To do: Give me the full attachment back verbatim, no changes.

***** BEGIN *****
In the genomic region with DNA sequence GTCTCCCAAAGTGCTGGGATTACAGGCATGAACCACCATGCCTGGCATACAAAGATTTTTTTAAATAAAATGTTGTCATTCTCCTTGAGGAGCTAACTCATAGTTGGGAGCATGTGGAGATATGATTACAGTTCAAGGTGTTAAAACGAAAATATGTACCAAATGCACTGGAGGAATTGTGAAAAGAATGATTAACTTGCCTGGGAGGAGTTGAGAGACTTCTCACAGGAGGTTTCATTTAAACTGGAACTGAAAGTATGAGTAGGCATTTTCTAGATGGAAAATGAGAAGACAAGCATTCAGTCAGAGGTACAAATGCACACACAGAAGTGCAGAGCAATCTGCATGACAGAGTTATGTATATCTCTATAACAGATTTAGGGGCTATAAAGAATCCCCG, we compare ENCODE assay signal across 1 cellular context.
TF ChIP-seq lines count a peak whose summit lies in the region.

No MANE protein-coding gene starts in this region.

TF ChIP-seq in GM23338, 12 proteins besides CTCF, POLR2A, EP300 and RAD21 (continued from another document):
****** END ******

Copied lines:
In the genomic region with DNA sequence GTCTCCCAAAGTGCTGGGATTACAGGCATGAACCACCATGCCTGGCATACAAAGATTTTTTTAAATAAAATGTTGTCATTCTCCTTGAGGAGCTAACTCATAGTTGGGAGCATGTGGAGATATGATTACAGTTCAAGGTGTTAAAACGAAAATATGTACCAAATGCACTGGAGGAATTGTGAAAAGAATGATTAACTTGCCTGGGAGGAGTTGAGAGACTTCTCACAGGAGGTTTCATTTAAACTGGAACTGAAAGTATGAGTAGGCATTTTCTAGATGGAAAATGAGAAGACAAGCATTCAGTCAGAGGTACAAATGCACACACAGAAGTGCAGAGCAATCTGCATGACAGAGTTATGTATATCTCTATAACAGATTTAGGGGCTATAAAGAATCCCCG, we compare ENCODE assay signal across 1 cellular context.
TF ChIP-seq lines count a peak whose summit lies in the region.

No MANE protein-coding gene starts in this region.

TF ChIP-seq in GM23338, 12 proteins besides CTCF, POLR2A, EP300 and RAD21 (continued from another document):